Soil isn’t dead

Flower power?

Flower power?

(Come friend Aunt Ruthie on Facebook and let’s hang out.)

Auntie Ruth’s column two weeks back had the chipper headline “Eco despair.” Such smiley-face moments are an occupational hazard endemic to the climate-change beat. So often the future is bleak.

But, hey.

In a world where Sir Paul McCartney wants meatless school lunches and Justin Timberlake’s golf course reportedly has amazing green features and Sam Simon (The Simpson’s co-creator) is buying the Sea Shepherd Conservation Society a new ship and Def Leppard’s Phil Collen is a vegan. Why—in a world where MTV has a machine that recycles credit cards into guitar picks—why so glum?

Let’s perk up out there. Behind every polluted sky there’s a beautiful sunset.

And under every driveway, there’s a beautiful garden. Maybe.

Auntie Ruth wonders what happens to all the exceptional farmland submerged beneath a housing subdivision. It’s a pertinent question, here in a valley that is internationally known for some of the finest farm land in the world—covered with acres and acres of malls and housing. Is that farmland, once developed, gone forever, or is it just in hiding, waiting for the right moment to come back to life?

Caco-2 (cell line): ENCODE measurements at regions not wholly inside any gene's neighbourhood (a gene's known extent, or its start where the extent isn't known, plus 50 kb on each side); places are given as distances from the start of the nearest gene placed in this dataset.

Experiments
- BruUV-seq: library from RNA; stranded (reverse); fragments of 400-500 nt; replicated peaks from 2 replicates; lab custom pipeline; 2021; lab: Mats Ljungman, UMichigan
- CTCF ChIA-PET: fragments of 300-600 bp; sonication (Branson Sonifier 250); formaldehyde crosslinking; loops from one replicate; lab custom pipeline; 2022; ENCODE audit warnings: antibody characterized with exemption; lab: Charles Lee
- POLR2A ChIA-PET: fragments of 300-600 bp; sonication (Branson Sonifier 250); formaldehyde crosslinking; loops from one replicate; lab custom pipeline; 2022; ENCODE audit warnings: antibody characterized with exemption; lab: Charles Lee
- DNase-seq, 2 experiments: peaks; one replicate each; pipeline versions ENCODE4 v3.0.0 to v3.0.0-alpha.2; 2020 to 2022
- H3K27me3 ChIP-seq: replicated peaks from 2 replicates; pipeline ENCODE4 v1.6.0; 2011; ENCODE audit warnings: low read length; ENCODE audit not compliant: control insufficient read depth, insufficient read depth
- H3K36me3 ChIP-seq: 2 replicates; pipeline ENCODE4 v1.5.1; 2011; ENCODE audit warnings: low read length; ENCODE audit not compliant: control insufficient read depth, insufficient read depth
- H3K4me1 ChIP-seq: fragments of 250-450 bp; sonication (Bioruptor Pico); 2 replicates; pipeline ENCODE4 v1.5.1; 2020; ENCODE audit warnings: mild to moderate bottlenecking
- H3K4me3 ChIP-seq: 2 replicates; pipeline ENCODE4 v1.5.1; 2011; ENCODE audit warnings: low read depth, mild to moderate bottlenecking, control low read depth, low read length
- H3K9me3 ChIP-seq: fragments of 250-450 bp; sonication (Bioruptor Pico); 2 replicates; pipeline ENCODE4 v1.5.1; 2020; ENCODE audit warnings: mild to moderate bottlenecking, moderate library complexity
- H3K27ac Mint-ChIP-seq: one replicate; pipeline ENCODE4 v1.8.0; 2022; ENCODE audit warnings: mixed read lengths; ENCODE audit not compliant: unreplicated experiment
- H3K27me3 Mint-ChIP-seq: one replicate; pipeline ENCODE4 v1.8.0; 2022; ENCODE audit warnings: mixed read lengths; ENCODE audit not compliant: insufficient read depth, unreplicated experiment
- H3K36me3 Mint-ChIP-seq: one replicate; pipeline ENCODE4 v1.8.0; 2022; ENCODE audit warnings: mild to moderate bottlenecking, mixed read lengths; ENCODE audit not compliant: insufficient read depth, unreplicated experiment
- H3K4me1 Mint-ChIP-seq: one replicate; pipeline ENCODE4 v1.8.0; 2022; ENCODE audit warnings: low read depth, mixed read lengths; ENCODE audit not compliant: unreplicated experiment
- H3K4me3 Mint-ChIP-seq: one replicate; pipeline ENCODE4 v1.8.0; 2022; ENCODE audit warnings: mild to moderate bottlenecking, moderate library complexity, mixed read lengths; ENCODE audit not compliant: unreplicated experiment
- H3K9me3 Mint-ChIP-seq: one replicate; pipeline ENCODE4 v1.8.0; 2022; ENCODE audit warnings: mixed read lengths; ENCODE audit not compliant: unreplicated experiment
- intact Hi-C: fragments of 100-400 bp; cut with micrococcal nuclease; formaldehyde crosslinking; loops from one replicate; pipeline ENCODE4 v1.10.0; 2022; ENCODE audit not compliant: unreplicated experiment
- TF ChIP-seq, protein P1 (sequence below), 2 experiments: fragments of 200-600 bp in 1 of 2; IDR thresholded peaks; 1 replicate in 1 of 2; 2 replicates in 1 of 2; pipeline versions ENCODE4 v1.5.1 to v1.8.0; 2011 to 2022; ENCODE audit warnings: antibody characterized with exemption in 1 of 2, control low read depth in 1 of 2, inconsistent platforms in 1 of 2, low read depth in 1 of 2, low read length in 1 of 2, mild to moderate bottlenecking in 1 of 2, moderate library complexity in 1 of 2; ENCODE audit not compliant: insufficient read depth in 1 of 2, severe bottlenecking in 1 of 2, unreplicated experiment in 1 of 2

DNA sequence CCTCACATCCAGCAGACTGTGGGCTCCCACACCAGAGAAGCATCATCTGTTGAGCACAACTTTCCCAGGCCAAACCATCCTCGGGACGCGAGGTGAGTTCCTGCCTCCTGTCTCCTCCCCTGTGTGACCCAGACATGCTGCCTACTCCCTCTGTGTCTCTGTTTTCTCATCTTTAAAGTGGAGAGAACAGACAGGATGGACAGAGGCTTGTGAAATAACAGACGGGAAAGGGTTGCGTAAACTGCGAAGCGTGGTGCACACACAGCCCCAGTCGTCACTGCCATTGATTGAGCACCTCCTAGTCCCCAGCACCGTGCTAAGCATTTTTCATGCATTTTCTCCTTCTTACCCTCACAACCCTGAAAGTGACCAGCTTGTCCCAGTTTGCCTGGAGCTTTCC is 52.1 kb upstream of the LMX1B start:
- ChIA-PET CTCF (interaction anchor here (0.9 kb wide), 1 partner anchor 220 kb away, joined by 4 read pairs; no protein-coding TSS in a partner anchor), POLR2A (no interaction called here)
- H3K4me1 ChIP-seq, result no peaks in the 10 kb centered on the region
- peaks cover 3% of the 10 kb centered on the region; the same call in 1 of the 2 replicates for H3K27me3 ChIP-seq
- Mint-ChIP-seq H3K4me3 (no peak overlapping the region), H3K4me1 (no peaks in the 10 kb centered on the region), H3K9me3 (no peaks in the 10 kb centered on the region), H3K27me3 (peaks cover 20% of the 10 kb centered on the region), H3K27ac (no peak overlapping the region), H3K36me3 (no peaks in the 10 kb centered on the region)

According to Garrison Sposito, a professor of soil science at UC Berkeley, the soil that lies beneath concrete could return to productivity. As detailed on Grist (, the farmland under asphalt is less renewable—asphalt evidently comes awash in carcinogens—but that found under concrete, a less-toxic brethern, can come back over time. Granted, much of the good stuff of good soil—like worms—doesn’t linger much once the McMansions start going up. But the soil can come back over the years, returning to something quite farmable.

Yer Auntie just likes that idea. Soil isn’t dead, just because we plopped a slab of concrete and a house on top of it.

And, with residential-land values falling nearly 70 percent since a peak in 2006, and the value of U.S. cropland increasing near 20 percent between 2007 and 2011 (The Wall Street Journal), perhaps the line to despair isn’t as straight as it sometimes look.

Courage, comrades. Courage.